"towards you, and I forgive you."
He froze, and he didn'tmove for a couple seconds.
And when he looked up, wecould all see he had tears
in his eyes.
I saw how fragile he was, and...
And even then my heartcontinued to soften for him.
- It wasn't easy.
I was still shaking at the time.
I was also hearing Godushering me into getting closer
to this man.
I just started explaining tohim the fact that maybe God
was thinking about him whenhe protected Ray and Hannah,
because he had designsand plans for his life.
- [Narrator] The nextday, the Normans received
a handwritten letter from Ali.
- "I cannot find the words todescribe our meeting today.
"Although I still feel remorse with regard
"to the evil I have causedyou, words cannot express
"the depth of my joy inseeing you with your daughter,
"that little angel, alive and well.
"Many times I have heardof Christian charity,
"of Christian kindness and love.
"When you came to see me, Isaw it and experienced it."
- [Narrator] In accordancewith Sharia law,
the Norman family'spublic forgiveness helped
to commute Ali's sentence,and he was released
after one year in prison.
The Normans never got to see him again.
But for them the experienceconfirmed everything
they believe about the God they serve.
(family talking together)
- He gives us this abilityto forgive and to love
that is unnatural.
As natural human beingswe can't just do this.
- For God so loved theworld he gave his son.
For God so loved Muslims...
He gave his son.
- [Chris] Coming up, a lookat the holiest day of the year
in the Jewish calendar,and the special prayer
that's significant forboth Jews and Christians.
(drum roll and guitar riff)
- During this season, Jewsworldwide mark Yom Kippur,
the holiest day of the Jewish year.
It's the end of a ten-dayperiod that begins
at Rosh Hashanah, knownas the Days of Awe.
They observe this day with both fasting
and a special prayer.
Here's a look at thesignificance of this prayer
to both Jews and Christians.
- [Chris] It's called theViddui, a prayer of repentance
and a plea for forgiveness.
- The Viddui is the centralprayer of confession
and for forgiveness of theJewish people on Yom Kippur.
And it's a prayer that they pray,
not only on behalf ofthemselves, but on behalf
of all the Jewish people around the world.
- [Chris] Reverend DavidPileggi serves as the rector
of Christ Church in the heartof Jerusalem's Old City.
He studied the Jewishroots of Christianity
for nearly 30 years.
He says the Viddui recognizes, as Jeremiah
the prophet wrote, thatthe heart is deceitful
above all things and that deedsneed to follow repentance.
- One thing that we learnfrom the Jewish people,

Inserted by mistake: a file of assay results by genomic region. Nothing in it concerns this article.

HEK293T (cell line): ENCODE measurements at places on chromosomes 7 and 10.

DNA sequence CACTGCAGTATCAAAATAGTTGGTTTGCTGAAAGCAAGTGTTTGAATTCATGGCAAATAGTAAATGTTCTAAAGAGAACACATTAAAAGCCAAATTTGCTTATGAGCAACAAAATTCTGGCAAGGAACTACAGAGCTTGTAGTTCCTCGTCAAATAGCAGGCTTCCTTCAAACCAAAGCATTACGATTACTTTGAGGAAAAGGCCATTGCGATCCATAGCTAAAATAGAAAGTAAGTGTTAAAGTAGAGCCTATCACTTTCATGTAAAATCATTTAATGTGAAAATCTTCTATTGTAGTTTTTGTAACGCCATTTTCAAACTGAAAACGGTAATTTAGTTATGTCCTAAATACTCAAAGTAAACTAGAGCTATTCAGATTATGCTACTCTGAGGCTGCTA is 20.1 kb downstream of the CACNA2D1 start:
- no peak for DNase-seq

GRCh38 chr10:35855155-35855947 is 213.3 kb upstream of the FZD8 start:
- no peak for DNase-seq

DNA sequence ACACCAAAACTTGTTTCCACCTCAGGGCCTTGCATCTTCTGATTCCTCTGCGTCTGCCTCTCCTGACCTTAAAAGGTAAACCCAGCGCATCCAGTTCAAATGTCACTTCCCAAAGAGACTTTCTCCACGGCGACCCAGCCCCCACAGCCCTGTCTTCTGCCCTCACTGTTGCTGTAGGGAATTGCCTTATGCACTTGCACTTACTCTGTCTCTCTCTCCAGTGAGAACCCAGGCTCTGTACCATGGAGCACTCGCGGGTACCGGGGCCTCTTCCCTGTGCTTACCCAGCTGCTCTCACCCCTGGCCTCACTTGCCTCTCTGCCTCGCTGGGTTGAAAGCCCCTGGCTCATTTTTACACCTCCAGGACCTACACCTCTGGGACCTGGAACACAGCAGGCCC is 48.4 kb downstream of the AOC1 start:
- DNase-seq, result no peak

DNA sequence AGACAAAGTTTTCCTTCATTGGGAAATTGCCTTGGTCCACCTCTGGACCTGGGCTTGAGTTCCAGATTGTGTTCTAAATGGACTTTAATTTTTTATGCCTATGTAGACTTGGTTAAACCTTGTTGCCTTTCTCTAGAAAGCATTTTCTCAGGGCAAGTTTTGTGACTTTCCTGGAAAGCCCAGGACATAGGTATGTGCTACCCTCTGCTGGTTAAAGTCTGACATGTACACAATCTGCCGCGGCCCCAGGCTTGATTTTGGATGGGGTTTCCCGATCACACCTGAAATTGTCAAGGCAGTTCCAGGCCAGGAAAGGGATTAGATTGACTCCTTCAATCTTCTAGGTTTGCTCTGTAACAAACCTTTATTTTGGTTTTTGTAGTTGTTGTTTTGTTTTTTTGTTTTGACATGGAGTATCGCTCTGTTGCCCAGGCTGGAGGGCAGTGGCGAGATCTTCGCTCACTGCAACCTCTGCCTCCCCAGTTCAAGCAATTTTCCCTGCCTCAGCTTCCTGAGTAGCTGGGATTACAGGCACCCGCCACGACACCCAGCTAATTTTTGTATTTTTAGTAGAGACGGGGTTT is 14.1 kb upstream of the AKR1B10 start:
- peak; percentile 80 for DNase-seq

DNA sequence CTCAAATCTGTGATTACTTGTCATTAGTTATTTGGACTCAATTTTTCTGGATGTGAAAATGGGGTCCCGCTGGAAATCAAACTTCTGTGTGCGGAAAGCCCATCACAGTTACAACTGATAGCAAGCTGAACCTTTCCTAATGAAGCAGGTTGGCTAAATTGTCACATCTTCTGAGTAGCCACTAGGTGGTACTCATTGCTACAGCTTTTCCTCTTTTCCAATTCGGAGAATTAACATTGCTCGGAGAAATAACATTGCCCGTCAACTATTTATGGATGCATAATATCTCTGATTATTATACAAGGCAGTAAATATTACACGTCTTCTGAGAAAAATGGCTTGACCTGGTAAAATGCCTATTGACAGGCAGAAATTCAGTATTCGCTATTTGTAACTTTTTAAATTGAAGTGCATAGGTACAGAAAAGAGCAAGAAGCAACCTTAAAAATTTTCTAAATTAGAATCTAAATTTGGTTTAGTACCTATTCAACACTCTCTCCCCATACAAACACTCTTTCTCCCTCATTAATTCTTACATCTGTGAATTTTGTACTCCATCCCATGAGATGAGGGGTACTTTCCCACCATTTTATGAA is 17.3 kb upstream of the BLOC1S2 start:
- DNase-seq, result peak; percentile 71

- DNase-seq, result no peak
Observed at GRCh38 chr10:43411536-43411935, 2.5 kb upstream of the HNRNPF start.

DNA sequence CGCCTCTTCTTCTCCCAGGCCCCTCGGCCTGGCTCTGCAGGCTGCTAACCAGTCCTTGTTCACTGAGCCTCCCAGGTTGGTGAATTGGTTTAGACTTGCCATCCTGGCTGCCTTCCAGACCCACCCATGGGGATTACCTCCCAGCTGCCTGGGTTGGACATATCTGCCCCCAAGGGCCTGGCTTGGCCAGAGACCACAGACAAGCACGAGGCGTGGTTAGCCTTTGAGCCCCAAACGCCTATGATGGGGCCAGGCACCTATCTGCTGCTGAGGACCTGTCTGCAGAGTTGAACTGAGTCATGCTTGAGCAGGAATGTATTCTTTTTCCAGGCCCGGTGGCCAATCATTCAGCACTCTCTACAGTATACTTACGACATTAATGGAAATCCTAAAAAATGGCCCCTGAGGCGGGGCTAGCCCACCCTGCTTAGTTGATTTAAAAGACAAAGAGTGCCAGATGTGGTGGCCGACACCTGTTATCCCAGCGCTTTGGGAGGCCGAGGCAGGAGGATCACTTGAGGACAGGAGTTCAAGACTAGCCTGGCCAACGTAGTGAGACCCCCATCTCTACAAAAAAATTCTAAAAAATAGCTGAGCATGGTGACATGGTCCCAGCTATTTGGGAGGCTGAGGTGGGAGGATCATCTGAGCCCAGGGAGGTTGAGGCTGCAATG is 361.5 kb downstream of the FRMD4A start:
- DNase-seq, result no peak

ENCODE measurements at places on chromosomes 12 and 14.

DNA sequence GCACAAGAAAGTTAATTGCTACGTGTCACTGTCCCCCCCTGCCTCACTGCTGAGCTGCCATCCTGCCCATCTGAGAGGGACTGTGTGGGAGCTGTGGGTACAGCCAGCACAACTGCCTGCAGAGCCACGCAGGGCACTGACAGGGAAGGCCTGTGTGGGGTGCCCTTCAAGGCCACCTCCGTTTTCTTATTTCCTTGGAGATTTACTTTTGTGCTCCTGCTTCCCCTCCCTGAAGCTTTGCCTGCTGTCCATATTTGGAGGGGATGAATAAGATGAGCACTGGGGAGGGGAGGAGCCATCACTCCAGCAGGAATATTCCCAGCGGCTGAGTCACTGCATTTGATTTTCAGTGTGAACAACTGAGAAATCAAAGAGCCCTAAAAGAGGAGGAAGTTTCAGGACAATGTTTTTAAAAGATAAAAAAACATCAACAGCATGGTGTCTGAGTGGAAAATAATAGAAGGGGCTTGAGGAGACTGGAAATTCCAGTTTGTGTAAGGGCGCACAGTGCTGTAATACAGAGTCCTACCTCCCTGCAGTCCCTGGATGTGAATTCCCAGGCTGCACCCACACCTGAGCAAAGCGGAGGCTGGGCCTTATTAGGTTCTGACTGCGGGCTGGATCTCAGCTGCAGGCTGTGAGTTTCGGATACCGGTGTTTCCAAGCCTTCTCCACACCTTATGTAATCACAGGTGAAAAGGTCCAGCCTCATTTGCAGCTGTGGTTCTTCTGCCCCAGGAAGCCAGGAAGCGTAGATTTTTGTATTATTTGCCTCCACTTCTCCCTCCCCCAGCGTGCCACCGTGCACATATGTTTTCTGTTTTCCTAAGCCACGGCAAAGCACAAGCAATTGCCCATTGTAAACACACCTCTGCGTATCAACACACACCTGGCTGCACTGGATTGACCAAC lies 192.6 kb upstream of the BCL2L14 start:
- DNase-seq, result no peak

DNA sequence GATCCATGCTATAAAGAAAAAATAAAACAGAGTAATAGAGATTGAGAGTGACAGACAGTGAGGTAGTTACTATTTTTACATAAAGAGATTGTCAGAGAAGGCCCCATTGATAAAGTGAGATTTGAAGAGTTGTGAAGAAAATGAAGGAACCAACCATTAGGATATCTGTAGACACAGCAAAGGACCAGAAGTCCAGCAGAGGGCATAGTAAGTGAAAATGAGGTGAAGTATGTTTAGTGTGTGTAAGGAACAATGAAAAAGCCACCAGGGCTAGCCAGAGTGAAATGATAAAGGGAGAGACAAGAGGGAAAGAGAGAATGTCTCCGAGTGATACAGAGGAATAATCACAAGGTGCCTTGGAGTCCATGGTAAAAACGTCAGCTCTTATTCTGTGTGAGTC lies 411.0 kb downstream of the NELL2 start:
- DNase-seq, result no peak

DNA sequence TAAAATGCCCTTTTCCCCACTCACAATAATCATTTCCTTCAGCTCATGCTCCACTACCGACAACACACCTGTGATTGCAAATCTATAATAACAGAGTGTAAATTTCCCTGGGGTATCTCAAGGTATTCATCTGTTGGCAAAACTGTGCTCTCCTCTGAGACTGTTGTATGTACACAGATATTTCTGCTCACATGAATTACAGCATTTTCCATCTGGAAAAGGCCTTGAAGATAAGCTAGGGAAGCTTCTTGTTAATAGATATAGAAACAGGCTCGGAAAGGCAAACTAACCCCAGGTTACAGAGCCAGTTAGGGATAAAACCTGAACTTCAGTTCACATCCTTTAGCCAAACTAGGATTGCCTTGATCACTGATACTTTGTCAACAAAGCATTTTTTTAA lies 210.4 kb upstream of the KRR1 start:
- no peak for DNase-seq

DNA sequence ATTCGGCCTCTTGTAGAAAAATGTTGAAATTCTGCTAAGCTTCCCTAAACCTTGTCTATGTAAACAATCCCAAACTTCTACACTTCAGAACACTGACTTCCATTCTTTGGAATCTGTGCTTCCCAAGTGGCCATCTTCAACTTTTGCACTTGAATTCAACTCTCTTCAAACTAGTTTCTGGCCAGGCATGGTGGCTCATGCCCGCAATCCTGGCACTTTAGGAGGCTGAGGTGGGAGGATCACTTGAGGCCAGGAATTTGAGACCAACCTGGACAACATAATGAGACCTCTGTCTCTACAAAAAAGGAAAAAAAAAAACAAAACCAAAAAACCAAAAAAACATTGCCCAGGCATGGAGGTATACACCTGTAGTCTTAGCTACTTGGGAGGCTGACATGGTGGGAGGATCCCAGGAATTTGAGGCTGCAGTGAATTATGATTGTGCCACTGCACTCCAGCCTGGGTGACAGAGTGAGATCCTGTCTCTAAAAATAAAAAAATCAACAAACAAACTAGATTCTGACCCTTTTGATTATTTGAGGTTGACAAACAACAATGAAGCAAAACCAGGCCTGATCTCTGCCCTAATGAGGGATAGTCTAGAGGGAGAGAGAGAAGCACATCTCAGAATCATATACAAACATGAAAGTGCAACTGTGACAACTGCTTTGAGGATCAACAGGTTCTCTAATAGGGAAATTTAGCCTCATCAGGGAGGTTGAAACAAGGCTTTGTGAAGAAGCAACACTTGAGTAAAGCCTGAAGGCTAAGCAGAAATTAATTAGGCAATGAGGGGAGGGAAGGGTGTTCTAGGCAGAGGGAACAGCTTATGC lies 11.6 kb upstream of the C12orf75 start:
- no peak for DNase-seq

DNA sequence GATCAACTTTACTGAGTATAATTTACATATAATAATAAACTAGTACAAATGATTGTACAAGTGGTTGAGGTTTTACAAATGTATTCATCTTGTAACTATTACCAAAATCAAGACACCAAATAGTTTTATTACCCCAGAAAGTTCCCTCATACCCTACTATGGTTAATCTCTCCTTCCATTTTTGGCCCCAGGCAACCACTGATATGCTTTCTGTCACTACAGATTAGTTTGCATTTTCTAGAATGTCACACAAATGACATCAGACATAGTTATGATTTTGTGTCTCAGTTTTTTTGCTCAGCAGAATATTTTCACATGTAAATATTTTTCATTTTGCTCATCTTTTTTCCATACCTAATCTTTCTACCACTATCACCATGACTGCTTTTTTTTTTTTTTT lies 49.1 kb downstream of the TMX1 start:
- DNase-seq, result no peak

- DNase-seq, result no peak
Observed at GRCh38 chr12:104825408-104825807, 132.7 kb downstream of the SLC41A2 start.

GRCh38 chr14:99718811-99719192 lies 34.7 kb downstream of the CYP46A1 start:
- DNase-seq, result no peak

something quite importantespecially about Yom Kippur,
that it's not enough to say you're sorry.
You have to confess, say you're sorry,
and then at the sametime take practical steps
to change your behavior.
- [Chris] The Vidduicontains sections to be said
both corporately andprayed by the individual.
The group repeats confessions like,
"We sinned before you.
"We betrayed you.
"We spoke falsely.
"Now we want to repentand ask your forgiveness."
The individual prays inpart, "O God and father,
"maker of heaven and earth,I penitently acknowledge
"my sins, desiring tolearn what is your will
"concerning me andresolving to devote myself
"more faithfully to your holy service."
Pileggi says, "Christianscan find a parallel
"between Yom Kippur andthe teachings of Jesus."
- Now we have a saying of Jesus, don't we?
It says, "If you bringyour gift to the altar
"and your brother hassomething against you,
"leave your gift at the altarand go and be reconciled
"with your brother."
Jewish tradition says, "Goget your relationship right
"with your neighbor, with your brother,
"with your family member.
"Forgive and be reconciled.
"And then on the Day ofAtonement when you begin
"to fast and pray and to confess,
"God will hear your prayer and forgive you
"as you have forgiven others."
It's teaching of Jesus,and it's also something
that's part and parcelof Jewish tradition.
And here the two line up very nicely.
- [Chris] Chris Mitchell,CBN News, Jerusalem.
(upbeat rock music)
Up next, a look atCBN's annual celebration
of the Jewish New Year, Rosh Hashanah.
(upbeat rock music)
Every year, CBN celebrates the beginning
of the Jewish New Year, Rosh Hashanah,
and why it's so important to Christians.
Take a look.
The shofar sounded at dusk last night
in the CBN Regent University campus chapel
celebrating Rosh Hashanahand signaling the beginning
of the Jewish New Year.
- This is the unfinished feast.
All the other feasts werefulfilled during the lifetime
This one will be fulfilledwhen he comes again.
- [Chris] Rosh Hashanahreminds God's people
to reflect on the past yearand trust God's promises
for the year ahead.
It's a time of renewal,planning, and expectation.
(upbeat folk music)
- What's important is thatJesus is coming back again!
That's what's important.
And that's why we celebrate this time.
We celebrate him as our lid of covering,
as the one who covers our sins,
as the one who is giving us life,
as the one who's with us constantly,
who's never going toleave us nor forsake us.
Thank you, father!
Thank you, Lord!
- [Chris] Worship leaderPaul Wilber led much
of the Rosh Hashanah celebration.
- Hear, O Israel, the Lordour God, the Lord is one.
And blessed be his name.
Whose glorious kingdomis forever and forever.
- [Chris] A night filled with singing.
♪ Jesus is the Lord ♪
♪ You are Lord over all the earth ♪
(lively folk music)
- [Chris] Dancing.
- Now may the Lord bless you and keep you.
- [Chris] Those who cameexperienced a wonderful night
of worship and gave thanksto God for a joyful New Year.
♪ Israel will say ♪
♪ Amen ♪
♪ Sing all you nations hallelujah ♪
♪ Israel will say Amen ♪
- I know that the annualRosh Hashanah celebration
at CBN is a highlight forthe CBN family and viewers.
Well, that's all for this edition.
Thanks for joining us.
Remember you can followus on Facebook, Twitter,
Instagram, and YouTube.
And for all of our Jewish friends,
may you have an easy fast on Yom Kippur.
I'm Chris Mitchell.
We'll see you next timeon Jerusalem Dateline.
(upbeat rock music)